Facebook Likes

2 Myths about Facebook Likes dispelled

Ross Munro Williams Facebook, Marketing, Social Media, Social Media Marketing Leave a Comment

So many South African small businesses have understood that they need to be on Facebook to help their business grow. The problem is they focus on metrics that boost their ego instead of their bottom line. More Facebook likes doesn’t mean more business, there is more to it than that.

Just about everyday I get a new request to like a page and if I know the person or recognise the brand I am inclined to like it. Just a quick look at my own personal Facebook profile and I have 102 requests outstanding to like a page and 115 pages that I have actually liked. This means there are a staggering number of companies fighting for my attention, and with 217 companies trying to get me to see their content it’s a wonder my Facebook feed isn’t inundated with company posts.


Myth 1: Everyone who likes my Facebook page sees my content.

Facebook, in its infinite wisdom, understands that I don’t want to see things on my Facebook feed that aren’t relevant to me. The average Facebook page only reaches about 6% of its audience organically. This means that if your page has 1000 likes only about 60 people in your audience are seeing your posts organically. This algorithm is a blessing in disguise for Facebook users as it ensures that only the best content makes it to our news feed.

So this means that you, as a business owner have to work extra hard to ensure your content is good and that your audience will find it valuable. You need to get your audience excited enough about your posts so that they are compelled to click on your ad, or like or share your post, in other words to engage with your content. These interactions are what Facebook is looking for and the more of these interactions you get the better your post will perform and the better your page will do.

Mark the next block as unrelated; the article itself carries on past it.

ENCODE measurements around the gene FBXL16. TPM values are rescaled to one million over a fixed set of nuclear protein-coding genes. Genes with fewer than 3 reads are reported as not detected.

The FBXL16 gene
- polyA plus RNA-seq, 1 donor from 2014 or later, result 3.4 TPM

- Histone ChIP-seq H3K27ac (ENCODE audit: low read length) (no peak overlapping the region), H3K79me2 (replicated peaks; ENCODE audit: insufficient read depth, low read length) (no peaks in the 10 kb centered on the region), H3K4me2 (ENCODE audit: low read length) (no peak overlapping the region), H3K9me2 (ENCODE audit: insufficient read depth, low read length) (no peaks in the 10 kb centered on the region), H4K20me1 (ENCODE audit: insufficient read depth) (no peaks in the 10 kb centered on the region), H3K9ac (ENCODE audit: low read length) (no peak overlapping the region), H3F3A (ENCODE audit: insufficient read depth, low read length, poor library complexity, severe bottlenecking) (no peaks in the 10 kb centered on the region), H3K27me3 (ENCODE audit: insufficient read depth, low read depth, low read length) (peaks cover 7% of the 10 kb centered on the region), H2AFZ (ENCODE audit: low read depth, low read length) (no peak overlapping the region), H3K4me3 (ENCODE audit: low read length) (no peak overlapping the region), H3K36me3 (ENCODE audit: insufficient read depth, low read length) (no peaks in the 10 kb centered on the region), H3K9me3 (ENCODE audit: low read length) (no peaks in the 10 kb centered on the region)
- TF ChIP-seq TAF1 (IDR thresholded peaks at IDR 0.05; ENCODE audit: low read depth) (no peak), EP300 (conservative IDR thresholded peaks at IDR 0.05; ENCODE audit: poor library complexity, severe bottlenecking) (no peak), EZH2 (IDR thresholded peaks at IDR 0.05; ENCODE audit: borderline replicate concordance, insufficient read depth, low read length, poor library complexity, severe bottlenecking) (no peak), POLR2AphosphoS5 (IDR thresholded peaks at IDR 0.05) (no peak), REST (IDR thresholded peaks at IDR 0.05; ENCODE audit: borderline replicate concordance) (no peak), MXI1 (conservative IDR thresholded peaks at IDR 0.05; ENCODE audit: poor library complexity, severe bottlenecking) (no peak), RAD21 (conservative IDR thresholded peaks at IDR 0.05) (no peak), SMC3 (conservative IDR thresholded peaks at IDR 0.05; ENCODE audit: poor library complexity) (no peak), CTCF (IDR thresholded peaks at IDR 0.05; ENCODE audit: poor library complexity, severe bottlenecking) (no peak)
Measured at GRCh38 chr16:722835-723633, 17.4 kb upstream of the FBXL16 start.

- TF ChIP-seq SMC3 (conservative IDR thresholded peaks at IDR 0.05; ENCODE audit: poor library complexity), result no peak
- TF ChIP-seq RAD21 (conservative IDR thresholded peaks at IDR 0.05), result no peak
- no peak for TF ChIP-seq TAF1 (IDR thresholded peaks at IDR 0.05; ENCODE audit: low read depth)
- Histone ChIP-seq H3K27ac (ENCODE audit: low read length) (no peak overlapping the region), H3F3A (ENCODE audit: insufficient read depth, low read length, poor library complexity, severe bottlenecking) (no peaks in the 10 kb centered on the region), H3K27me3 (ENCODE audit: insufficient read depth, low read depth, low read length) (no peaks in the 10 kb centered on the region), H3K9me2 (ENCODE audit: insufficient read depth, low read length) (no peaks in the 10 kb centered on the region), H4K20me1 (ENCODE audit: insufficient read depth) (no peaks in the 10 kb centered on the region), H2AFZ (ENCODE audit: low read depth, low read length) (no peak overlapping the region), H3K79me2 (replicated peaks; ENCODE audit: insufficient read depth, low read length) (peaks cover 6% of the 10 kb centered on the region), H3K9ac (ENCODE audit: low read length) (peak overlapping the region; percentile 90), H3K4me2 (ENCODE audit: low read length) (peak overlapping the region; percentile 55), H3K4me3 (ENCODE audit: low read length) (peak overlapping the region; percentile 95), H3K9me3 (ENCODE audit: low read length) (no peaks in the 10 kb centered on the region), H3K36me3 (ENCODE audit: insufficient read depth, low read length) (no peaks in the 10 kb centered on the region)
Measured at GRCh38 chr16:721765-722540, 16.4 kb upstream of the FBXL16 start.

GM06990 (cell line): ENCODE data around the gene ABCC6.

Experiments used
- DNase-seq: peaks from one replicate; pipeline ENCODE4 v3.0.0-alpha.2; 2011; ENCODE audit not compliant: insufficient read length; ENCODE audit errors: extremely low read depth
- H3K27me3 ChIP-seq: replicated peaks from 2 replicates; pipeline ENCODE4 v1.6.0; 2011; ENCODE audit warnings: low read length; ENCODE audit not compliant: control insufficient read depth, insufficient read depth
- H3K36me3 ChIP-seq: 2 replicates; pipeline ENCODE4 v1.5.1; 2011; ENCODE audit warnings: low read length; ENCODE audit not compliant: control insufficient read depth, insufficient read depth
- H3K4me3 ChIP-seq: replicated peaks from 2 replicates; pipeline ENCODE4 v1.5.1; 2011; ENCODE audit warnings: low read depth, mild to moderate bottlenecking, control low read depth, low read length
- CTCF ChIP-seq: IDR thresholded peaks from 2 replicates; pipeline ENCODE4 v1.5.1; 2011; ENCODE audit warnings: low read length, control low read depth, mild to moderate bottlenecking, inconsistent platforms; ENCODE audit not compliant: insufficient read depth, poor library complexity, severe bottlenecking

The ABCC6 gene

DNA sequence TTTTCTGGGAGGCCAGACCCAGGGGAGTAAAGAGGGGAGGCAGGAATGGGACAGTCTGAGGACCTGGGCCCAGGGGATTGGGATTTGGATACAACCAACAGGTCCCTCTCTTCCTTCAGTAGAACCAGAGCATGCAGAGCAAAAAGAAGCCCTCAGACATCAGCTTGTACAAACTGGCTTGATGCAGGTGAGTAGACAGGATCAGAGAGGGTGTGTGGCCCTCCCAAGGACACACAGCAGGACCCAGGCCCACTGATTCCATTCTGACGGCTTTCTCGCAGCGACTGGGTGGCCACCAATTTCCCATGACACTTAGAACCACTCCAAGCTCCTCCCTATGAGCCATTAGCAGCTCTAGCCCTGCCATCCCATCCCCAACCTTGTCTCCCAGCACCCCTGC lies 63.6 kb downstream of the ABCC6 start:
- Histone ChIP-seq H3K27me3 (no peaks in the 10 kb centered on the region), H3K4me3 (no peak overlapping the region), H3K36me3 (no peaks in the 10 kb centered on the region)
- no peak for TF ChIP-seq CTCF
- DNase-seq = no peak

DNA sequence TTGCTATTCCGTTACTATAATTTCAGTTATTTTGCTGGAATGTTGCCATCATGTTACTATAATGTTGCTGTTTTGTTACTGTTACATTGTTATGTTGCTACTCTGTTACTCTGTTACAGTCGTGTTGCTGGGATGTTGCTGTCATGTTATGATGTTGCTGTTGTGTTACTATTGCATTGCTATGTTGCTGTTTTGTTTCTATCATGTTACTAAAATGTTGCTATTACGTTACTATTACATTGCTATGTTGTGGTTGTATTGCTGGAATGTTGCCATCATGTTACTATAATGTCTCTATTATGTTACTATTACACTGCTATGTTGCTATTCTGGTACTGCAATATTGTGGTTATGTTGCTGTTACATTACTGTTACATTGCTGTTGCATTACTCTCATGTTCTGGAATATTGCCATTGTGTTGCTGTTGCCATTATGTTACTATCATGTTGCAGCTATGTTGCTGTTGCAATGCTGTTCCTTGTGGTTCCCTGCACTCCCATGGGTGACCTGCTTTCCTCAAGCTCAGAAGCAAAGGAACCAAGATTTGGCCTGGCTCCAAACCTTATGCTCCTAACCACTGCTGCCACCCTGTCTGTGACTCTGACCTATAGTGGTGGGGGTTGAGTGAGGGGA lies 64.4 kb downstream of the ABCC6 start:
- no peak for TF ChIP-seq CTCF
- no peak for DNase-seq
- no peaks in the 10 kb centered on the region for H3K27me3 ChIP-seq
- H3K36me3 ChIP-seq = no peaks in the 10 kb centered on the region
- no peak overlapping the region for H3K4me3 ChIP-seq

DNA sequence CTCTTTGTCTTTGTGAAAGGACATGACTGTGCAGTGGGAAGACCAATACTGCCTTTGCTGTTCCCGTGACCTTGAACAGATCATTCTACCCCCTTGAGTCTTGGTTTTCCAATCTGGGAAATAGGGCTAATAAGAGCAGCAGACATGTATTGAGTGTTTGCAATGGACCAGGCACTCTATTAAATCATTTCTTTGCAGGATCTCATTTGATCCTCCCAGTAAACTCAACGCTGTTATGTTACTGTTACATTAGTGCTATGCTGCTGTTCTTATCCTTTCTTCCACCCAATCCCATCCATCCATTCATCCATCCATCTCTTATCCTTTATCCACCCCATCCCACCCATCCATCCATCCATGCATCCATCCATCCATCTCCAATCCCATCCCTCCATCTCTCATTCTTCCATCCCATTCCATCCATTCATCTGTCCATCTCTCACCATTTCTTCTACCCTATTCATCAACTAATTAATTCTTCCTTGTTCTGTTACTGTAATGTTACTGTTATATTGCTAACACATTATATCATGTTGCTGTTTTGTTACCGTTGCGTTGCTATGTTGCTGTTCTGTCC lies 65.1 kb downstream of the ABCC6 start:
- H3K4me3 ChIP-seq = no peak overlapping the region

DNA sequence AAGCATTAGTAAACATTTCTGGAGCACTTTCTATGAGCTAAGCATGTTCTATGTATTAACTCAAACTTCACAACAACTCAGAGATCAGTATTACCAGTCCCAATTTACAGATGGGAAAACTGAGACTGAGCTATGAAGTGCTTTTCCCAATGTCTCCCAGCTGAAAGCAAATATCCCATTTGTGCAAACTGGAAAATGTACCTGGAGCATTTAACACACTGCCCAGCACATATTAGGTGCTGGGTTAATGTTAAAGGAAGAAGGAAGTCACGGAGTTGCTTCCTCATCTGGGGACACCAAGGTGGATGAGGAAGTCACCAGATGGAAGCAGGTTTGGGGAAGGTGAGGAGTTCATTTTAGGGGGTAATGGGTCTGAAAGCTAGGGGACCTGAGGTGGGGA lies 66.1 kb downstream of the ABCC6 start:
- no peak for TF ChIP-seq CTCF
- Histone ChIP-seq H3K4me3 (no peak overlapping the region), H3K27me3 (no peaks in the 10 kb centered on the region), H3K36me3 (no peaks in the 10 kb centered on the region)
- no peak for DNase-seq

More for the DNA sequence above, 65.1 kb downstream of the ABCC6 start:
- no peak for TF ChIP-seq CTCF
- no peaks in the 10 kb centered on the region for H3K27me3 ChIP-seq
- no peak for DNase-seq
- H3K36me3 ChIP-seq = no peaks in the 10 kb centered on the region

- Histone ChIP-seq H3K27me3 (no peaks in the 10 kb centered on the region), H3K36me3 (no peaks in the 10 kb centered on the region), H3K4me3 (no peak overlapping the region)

Facebook needs to keep its users happy and therefore have to keep your news feed from being filled up with rubbish, that’s the fastest way for them to lose users, and they don’t want to do that.

What should be done: To improve the number of people who see your posts you need to work on the quality of your posts and content creations, as well as your frequency. At the same time relevancy is vital – understanding what your target audience want to hear from you and then working hard on creating that goes a long way in improving your reach and engagement on Facebook, and social media in general.

The Facebook algorithm works something like this:

Facebook Likes

Courtesy: Tech Crunch

As you can see from this picture, the recency of your posts and how people have engaged with your post factor into whether it will be shown on the news feed or not. So what you should be focusing your energy on is producing valuable content on a regular basis. The more valuable a post is to those who see it the more they will engage with it.

We didn’t say it was easy! It’s not Facebook’s fault you aren’t getting engagement, it is time for every business owner to understand this and get cracking on creating great posts or video for their audience or community. By doing this you will help drive engagement and ultimately deepen the connections you have with your audience. Remember, Facebook is a social platform, so be sociable.

Myth 2: More Facebook likes means more business

This myth is the reason so many small businesses stick with traditional forms of advertising. I have heard from many small business owners that they have tried to get Facebook likes and have advertised to do so, yet their business didn’t improve its revenue.